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Nitronex Snubbed By RF HIC's Cree Switch

RFHIC says that GaN-on-SiC devices can be competitive with products manufactured on silicon wafers, thanks to economies of scale offered by its strategic partner Cree.

Cree announced that it had signed a strategic agreement with the fabless Korean wireless component manufacturer to supply it with GaN HEMTs at the beginning of June. This replaces the alliance that RFHIC entered in 2006 with Cree’s Durham, NC, neighbor Nitronex, which produces GaN devices on silicon substrates.

Now, RFHIC’s chief technology officer Samuel Cho has indicated that the latest deal is part of a clear move away from GaNon- silicon. “We converted our product line and future direction to Cree’s GaN-on-SiC HEMT technology based on its superior thermal and electrical characteristics as well as its outstanding robustness and reliability," he said. “Cree is the clear winner."

The high-volume LED manufacturing business that Cree is better known for is founded on its SiC expertise, and RFHIC says that this is a major attraction. Cree’s fab overhead will be shared with its SiC power products, which should bring “a significant cost benefit" in the long run, RFHIC told Compound Semiconductor. The collaboration strategy will see Cree focus on device and transistor-level products, and RFHIC working on hybrid and pallet amplifiers.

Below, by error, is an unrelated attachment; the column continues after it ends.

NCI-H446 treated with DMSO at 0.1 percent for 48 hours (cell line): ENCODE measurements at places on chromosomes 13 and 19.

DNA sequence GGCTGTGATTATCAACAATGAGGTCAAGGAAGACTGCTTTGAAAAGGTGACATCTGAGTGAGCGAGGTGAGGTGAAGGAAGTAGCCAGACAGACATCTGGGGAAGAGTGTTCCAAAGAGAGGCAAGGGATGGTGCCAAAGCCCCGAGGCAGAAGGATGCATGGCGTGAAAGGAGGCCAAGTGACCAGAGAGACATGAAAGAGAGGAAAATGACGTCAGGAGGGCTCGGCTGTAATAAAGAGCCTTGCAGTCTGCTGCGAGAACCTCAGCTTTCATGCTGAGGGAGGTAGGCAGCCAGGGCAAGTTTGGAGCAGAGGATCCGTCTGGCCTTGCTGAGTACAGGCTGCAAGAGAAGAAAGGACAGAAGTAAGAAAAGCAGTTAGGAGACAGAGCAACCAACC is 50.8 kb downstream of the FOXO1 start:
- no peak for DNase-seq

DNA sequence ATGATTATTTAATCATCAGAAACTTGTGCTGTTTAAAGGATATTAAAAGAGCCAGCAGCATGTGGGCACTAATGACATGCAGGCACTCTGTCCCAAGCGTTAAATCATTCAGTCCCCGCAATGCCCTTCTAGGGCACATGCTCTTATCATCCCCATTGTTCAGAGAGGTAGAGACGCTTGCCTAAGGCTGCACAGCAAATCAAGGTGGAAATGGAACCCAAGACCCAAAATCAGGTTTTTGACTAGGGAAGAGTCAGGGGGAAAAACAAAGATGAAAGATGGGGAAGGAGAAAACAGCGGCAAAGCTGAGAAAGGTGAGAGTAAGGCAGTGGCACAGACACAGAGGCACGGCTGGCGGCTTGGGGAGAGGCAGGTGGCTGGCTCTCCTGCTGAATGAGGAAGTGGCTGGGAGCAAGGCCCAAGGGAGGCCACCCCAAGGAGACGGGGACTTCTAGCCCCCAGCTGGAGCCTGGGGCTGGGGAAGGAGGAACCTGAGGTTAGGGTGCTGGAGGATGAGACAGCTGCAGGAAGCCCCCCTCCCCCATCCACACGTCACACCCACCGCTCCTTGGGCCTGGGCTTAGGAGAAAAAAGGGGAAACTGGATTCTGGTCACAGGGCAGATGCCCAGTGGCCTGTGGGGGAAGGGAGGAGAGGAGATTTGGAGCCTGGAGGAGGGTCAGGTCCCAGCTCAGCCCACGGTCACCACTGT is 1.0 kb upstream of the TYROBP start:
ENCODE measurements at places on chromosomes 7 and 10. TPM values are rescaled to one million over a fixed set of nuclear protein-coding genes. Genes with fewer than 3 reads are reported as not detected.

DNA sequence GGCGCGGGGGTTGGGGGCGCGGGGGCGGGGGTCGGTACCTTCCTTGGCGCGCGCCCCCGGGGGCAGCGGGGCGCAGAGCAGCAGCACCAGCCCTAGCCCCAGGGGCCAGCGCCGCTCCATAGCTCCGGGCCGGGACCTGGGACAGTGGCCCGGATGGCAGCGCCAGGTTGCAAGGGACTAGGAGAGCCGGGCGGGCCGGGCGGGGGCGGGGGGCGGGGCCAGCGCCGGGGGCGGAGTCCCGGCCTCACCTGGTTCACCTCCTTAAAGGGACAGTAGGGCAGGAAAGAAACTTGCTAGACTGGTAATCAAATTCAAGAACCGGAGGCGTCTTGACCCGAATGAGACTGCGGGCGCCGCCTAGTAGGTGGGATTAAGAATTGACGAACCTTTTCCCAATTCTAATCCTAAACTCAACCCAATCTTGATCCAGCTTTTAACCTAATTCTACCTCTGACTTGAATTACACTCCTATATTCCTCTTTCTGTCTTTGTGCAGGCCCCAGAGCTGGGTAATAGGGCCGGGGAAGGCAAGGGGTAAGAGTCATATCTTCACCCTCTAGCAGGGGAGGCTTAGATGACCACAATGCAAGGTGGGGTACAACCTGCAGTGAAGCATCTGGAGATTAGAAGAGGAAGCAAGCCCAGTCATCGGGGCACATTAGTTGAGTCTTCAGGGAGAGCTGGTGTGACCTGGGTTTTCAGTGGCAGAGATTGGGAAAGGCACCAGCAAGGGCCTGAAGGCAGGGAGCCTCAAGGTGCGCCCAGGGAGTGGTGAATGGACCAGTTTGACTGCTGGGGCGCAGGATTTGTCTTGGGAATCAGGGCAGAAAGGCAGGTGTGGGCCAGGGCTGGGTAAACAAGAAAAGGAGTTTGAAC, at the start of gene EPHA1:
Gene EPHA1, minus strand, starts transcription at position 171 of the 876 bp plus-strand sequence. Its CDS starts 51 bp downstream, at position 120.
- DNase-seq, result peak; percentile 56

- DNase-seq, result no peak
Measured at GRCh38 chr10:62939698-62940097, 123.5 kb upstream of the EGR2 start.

In response to Cho’s comments, Nitronex director of marketing Ray Crampton claims that his company’s latest products have better thermal performances than its competitors’ offerings. “We have won major military designs at tier one customers based on performance and robustness advantages over SiC-based GaN HEMTs," he said. “Our robustness is proven and accepted, as is our electrical and thermal performance."

“While I respect the potential of any competitor, RFHIC has not shown the ability to take advantage of the performance benefits of GaN and I don’t expect them to be a significant player on the competitive field."

GaN development for RF applications owes a great deal to the DARPA Wide- Bandgap Semiconductor (WBGS) program, which has featured Cree in the largest of its three development projects.

In March Raytheon, which has collaborated with Cree on this project, was the first to announce that it had entered phase III of WBGS with a $23.9 million contract. Fellow WBGS pioneer TriQuint gained $16.5 million to progress the strand of the project in which it is leading Lockheed-Martin, BAE Systems, II-VI and IQE RF in early June.

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